A year ago President Clinton and Prime Minister Ryutaro Hashimoto issued what was hailed as a groundbreaking statement reaffirming the importance of the U.S.-Japan Mutual Security Treaty. They also pledged greater bilateral collaboration on various regional and global security initiatives. American defense officials had particularly high hopes that a slated joint review of Tokyo's 1978 defense operational guidelines would open the door to expanded Japanese cooperation with the United States in dealing with regional crises.
Defense insiders maintain that working-level discussions on the guidelines review are moving forward. They also note Tokyo's progress in implementing an acquisition and cross-servicing agreement, its greater engagement in regional diplomacy as well as Japan's probable agreement in principle that the country needs some variation of a missile defense system.
However, the still-roiling controversy over the U.S. military base presence on Okinawa has overshadowed these gains. Especially disconcerting to Washington, the refusal of Okinawan landowners to renew soon-expiring leases on property used by the U.S. military has diverted the energies and the attention of top Japanese officials from matters requiring difficult political decisions, such as aspects of the guidelines review that press on Tokyo's policy banning collective defense activities.
Political experts attribute the quagmire that has developed over the Okinawan bases not just to local residents' longtime anger at the central government for foisting on them the lion's share of hosting U.S. forces. Contributing factors include the political weakness of the Hashimoto government as well as a cumbersome legal process for public use of private land that has politicized further the renewal of the base leases.
Tokyo's handling of the Okinawan base issue as well as its determination of the roles that Japan can play in supporting the United States in a regional emergency will be influenced by a still-fluid political situation. At the same time either or both issues could reshape the national political landscape. No matter how Japan's political parties realign, the United States expects more from its most important Asian ally in the area of security.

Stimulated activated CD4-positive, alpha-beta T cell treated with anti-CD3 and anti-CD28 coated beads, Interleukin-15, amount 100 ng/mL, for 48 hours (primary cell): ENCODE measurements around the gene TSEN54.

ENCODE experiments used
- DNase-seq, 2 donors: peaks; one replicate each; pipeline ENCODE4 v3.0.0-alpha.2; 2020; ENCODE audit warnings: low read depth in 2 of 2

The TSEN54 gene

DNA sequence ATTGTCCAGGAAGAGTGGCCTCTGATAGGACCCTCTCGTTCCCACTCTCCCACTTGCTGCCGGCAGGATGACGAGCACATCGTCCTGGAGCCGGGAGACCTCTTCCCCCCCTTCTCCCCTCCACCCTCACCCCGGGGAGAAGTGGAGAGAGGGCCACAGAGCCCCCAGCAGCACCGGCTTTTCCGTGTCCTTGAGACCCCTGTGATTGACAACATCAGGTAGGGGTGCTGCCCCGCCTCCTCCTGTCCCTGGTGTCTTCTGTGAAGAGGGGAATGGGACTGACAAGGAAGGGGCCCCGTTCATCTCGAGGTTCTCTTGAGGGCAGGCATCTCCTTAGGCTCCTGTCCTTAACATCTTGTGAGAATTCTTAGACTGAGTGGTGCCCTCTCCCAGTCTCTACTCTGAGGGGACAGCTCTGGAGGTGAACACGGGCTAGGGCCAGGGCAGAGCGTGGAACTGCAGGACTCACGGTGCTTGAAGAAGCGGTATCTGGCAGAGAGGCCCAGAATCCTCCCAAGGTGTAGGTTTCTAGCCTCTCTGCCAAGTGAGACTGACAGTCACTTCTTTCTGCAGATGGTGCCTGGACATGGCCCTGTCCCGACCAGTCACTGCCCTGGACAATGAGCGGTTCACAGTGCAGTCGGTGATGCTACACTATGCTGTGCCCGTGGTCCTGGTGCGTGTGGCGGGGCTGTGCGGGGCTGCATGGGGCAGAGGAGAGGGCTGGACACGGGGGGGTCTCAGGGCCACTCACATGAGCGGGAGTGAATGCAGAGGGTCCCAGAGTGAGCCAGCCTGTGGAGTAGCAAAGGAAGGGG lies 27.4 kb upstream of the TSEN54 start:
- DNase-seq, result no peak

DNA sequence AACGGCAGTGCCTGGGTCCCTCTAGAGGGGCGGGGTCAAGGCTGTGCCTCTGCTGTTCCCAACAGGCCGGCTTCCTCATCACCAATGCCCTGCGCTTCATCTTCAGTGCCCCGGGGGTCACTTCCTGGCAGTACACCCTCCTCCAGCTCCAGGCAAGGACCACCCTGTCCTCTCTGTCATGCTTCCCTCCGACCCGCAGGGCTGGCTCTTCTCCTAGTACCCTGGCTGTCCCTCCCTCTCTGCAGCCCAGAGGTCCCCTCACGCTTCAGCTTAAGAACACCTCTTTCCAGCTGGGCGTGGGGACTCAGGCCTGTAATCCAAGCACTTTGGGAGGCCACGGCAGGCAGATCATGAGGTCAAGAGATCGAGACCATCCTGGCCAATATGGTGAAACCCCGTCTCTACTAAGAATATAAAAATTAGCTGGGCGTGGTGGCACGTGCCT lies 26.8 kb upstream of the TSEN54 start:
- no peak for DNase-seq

Tokyo Seeks Cure For Financial-Sector Ills by Jon Choy
Despite strenuous efforts to repair their balance sheets, Japanese financial institutions have been unable to dispel the concerns of analysts and investors that nonperforming loans threaten not only individual companies but Japan's entire financial sector. Efforts by banking authorities in Tokyo to restore domestic and foreign confidence in the nation's financial institutions and financial regulation have met with limited success.
Tankan Registers Improvement In Economic Conditions by Douglas Ostrom
Japan's recession officially ended more than three years ago, implying that the current recovery already may be tied for third place among the longest stretches of postwar economic growth. Instead of celebrating this feat, however, Japanese analysts -- like their counterparts abroad -- remain somewhat skeptical that the nation's economic expansion is for real. The Bank of Japan's latest short-term economic survey (tankan), released April 2, feeds those doubts, even though the headline statistic moved into positive territory for the first time since December 1991.
APEC Meeting Draws Rubin To Asia by Christopher B. Johnstone
The Asia Pacific Economic Cooperation forum has made its mark primarily as a body aimed at promoting regional trade and investment liberalization. Often overlooked are the other components of APEC's agenda, including an annual meeting of the region's finance ministers. This lack of attention hardly is surprising. APEC's macroeconomic work program has been even murkier than the often-nebulous discussions that have slowed progress toward the forum's explicit trade and investment goals.
Agreement On Lease Renewal Bill May Spark Political Changes by Barbara Wanner
In a move that stunned some Japanese politicians, Prime Minister Ryutaro Hashimoto and Ichiro Ozawa, the leader of Shinshinto, the largest opposition party, agreed April 3 to cooperate in passing legislation that would allow the continued use by the U.S. military of land on Okinawa on which leases expire May 14. With the added support of Taiyoto and the New Sakigake Party ruling party officials are confident that the prime minister will realize this goal of enacting revisions to the Special Measures Law for Military Land Use before he meets President Clinton April 25 in Washington.